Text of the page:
Lower Thames Crossing planning application becomes the UK’s longest ever

The planning application for the £10 billion Lower Thames Crossing has become Britain’s biggest ever, with documents totalling more than 359,000 pages.

It’s been revealed the paperwork for the project to relieve traffic on the M25 at Dartford, if laid end to end, would run nearly five times as long as the road itself.

The Times reports the application contains 2,383 different documents, a total which now surpasses Heathrow’s terminal five, the length of which prompted calls for reforming the system in 2001.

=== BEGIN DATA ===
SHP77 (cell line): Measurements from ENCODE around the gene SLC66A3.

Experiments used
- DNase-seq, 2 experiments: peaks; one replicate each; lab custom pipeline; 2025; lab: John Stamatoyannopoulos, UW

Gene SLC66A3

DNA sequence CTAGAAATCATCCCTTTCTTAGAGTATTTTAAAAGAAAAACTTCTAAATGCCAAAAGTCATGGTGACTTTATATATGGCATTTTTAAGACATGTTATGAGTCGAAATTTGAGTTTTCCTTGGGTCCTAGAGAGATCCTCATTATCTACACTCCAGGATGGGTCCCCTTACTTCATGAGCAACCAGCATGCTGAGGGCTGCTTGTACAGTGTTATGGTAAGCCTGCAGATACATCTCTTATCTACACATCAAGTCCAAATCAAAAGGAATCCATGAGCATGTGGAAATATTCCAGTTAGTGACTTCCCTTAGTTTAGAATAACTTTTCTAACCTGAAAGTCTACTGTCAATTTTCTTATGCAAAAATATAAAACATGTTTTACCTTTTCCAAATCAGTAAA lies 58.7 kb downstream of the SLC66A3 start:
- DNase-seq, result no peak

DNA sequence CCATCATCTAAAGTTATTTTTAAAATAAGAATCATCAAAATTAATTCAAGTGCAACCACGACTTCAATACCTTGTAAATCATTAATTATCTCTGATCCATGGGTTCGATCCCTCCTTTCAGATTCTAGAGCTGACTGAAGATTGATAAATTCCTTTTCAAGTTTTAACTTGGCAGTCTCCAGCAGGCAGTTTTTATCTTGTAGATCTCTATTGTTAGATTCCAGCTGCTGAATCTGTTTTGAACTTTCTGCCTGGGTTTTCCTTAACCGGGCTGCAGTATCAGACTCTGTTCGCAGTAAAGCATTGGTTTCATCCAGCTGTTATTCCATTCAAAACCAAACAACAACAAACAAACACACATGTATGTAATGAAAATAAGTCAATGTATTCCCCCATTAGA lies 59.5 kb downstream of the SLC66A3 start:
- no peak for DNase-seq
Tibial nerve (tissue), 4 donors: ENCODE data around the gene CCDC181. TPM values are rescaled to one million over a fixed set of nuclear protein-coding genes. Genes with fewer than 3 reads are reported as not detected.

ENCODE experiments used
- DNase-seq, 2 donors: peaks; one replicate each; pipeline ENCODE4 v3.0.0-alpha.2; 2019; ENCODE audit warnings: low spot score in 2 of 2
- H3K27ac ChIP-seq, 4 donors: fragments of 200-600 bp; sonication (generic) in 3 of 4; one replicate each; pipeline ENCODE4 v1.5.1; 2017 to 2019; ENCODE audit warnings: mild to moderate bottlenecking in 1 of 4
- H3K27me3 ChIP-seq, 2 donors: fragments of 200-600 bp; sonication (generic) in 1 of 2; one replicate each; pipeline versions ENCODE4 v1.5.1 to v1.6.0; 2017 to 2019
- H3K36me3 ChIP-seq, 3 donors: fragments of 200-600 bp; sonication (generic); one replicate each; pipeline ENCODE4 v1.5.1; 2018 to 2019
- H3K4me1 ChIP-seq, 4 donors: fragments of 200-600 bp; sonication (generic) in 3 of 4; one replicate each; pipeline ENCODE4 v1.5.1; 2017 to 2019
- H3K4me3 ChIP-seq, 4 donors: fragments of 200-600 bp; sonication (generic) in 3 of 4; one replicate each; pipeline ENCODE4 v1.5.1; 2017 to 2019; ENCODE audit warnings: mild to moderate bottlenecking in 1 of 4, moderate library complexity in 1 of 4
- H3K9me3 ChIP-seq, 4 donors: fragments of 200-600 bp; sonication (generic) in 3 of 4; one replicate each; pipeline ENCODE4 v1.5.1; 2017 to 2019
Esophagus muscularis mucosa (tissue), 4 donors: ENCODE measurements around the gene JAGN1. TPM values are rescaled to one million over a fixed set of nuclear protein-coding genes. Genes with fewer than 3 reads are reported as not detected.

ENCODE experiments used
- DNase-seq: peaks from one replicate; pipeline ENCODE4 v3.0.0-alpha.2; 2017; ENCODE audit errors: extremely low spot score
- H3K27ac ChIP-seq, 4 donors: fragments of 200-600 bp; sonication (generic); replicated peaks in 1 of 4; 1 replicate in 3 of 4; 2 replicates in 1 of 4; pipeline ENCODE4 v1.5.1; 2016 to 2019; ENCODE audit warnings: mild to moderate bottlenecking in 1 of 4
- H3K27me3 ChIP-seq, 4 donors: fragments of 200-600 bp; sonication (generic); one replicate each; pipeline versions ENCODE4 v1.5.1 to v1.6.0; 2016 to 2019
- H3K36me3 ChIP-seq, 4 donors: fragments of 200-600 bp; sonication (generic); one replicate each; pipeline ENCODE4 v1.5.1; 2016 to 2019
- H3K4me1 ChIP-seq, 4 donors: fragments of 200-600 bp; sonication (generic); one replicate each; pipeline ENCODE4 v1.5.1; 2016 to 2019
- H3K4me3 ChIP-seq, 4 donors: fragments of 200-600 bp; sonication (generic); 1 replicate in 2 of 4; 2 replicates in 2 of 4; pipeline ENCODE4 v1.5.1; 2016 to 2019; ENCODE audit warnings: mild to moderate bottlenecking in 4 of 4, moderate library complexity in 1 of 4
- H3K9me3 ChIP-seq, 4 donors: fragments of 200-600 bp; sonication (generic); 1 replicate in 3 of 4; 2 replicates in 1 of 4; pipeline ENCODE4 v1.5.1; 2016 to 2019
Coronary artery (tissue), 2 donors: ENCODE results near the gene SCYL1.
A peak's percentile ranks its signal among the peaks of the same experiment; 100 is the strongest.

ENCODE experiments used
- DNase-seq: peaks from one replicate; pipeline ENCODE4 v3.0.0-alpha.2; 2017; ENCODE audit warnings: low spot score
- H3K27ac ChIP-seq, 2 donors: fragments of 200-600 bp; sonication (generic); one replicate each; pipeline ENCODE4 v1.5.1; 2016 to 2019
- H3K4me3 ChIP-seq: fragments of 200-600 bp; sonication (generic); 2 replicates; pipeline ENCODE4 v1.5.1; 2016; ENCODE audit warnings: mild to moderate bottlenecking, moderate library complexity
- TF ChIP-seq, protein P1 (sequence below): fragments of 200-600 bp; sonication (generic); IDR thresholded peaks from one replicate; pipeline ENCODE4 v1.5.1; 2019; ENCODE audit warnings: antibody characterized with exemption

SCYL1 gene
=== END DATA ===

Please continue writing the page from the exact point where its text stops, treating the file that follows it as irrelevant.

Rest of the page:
The process has taken 15 years so far, after initial work scoping it out began in 2009.

“There is an unquestionable need for the crossing to cut congestion at the Dartford Crossing and improve air quality. But the size of the application is insane and totally unjustifiable by any sensible person,” Sam Richards, the founder of Britain Remade, a pro-growth campaign group, told the Times. “From an application that is taller than eight double decker buses to having to go through multiple rounds of consultation over many years, currently it’s simply far too difficult and takes far too long to get anything built in Britain.”

(Picture – National Highways)

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